Motion Picture Association (MPA) Chairman and CEO Senator Chris Dodd used his keynote speech at the CineEurope event in Amsterdam to remind exhibitors about the strong ties that bind motion picture studios and theatre owners, and their shared commitment to strengthening the motion picture industry by stopping pervasive movie theft and driving innovation to meet consumer demand. He applauded initiatives in certain European member states to combat piracy.
“The production and exhibition industries cannot succeed — they cannot survive — without each other,” said Dodd. “After all, the movies we make are made for the cinema. And our futures are inextricably intertwined.”
Recognising the need to communicate effectively the real damage inflicted by theft, Dodd noted that “too many people think that movie theft is a victimless crime…but the real victims of movie theft are the camera assistants and construction workers, the electricians and the ticket-takers, the working men and women whose names don’t appear on the marquee, but whose livelihoods in countries throughout the world depend on this industry for their economic security.”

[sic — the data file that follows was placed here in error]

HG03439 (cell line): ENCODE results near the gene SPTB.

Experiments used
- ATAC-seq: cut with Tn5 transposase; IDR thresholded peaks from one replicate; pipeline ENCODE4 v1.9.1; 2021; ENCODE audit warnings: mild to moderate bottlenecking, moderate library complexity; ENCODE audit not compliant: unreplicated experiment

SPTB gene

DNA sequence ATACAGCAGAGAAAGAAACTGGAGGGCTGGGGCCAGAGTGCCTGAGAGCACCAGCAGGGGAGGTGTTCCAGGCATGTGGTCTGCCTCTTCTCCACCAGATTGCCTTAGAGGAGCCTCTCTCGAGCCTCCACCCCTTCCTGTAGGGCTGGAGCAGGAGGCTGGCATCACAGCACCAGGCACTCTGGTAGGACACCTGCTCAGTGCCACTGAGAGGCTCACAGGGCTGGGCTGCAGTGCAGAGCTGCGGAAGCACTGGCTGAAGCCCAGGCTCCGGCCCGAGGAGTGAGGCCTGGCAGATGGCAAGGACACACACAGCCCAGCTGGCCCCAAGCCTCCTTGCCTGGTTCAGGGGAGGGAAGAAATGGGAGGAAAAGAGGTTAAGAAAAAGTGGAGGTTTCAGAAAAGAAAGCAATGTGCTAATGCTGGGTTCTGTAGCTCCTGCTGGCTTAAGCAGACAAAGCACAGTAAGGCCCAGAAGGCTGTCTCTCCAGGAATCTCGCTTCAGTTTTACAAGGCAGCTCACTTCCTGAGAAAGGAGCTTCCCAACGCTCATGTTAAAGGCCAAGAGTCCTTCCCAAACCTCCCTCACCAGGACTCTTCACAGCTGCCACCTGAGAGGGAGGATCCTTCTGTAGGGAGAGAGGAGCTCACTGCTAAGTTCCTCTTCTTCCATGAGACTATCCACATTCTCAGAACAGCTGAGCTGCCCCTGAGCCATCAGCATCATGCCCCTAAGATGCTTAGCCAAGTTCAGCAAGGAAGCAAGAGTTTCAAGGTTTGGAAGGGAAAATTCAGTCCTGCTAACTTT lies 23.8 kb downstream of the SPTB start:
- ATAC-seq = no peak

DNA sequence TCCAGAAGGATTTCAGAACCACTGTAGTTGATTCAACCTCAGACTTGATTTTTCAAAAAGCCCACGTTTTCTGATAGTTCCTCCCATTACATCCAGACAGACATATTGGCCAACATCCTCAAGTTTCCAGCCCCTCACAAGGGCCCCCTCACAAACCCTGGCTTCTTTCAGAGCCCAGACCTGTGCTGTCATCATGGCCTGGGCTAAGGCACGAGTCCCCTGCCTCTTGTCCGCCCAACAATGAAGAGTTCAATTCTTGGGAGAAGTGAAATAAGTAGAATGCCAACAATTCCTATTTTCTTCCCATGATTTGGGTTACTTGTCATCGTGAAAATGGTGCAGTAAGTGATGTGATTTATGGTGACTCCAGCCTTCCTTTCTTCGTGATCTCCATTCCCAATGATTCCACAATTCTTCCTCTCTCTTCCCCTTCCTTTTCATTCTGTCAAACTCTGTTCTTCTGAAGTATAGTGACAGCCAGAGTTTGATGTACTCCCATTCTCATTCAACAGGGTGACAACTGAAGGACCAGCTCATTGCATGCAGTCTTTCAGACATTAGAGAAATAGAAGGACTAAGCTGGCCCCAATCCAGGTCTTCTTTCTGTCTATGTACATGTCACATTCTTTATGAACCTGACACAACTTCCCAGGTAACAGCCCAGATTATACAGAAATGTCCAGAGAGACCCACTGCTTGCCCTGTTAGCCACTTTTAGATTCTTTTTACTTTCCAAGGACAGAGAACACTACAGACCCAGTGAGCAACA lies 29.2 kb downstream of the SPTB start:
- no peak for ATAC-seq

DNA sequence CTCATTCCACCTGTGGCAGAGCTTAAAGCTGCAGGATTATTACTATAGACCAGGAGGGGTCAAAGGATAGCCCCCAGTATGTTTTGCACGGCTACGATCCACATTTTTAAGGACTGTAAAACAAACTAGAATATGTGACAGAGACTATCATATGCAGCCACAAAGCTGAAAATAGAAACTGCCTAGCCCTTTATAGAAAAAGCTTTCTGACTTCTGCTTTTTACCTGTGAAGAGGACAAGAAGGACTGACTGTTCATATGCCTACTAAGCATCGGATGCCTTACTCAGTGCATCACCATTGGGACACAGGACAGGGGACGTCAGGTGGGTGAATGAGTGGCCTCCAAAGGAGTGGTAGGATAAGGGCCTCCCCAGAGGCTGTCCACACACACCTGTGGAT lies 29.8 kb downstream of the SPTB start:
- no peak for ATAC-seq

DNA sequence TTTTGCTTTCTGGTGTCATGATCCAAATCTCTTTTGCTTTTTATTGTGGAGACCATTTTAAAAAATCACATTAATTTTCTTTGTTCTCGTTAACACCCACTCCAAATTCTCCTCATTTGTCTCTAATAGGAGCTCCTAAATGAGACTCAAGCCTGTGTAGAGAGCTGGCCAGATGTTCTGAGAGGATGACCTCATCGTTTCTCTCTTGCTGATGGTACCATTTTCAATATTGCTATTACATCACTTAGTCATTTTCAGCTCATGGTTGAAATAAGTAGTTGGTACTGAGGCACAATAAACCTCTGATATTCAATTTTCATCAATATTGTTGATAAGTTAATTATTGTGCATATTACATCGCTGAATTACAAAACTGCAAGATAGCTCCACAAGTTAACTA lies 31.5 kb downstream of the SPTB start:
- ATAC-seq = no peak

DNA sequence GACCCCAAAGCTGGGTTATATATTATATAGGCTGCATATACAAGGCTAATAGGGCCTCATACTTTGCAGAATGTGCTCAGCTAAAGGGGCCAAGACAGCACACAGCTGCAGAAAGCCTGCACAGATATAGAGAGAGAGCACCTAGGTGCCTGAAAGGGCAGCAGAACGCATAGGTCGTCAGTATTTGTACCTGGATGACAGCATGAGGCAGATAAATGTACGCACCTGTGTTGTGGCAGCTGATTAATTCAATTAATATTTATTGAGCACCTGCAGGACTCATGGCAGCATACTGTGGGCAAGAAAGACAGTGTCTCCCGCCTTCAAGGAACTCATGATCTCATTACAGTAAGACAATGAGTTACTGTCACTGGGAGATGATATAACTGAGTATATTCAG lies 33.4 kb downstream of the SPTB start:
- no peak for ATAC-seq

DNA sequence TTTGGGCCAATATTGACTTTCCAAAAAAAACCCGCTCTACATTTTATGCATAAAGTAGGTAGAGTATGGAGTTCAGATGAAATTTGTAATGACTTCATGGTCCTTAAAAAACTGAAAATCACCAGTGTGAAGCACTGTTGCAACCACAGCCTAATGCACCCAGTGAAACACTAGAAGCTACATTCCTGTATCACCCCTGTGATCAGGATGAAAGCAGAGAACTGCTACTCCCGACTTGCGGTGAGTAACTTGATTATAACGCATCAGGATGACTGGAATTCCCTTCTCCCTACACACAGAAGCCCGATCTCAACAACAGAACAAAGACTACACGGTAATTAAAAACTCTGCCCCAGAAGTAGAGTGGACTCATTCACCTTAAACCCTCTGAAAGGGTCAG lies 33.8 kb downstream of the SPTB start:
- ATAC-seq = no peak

He said the industry’s challenge was “at once simultaneously to educate, to innovate, and to discourage illegality. We need a holistic approach that is balanced, one that respects individual rights and freedoms, and one that includes all the members of the film community, adding that this was “no time for philosophising,” and with content being stolen everyday all over the world, governments should take a hardline approach to the suppliers of illegal content.
Dodd praised France’s controversial ‘three-strikes’ rule, which cuts off Internet access for users who repeatedly download material illegally. “They are leading the way with this courageous, comprehensive new law,” said Dodd. He also noted similar tactics across Europe, including new anti-piracy legislation in Spain pending laws in Italy and the recent German-led raid earlier this month that shut down notorious piracy site kino.to.
Dodd’s comments came as the movie industry stepped up its efforts to crack down on copyright theft in Europe, with its suit against telco BT, the UK’s largest ISP. The MPA is attempting to force BT to block its customers’ access to Newzbin, an offshore site the MPA accuses of being of one of Europe’s largest piracy sites.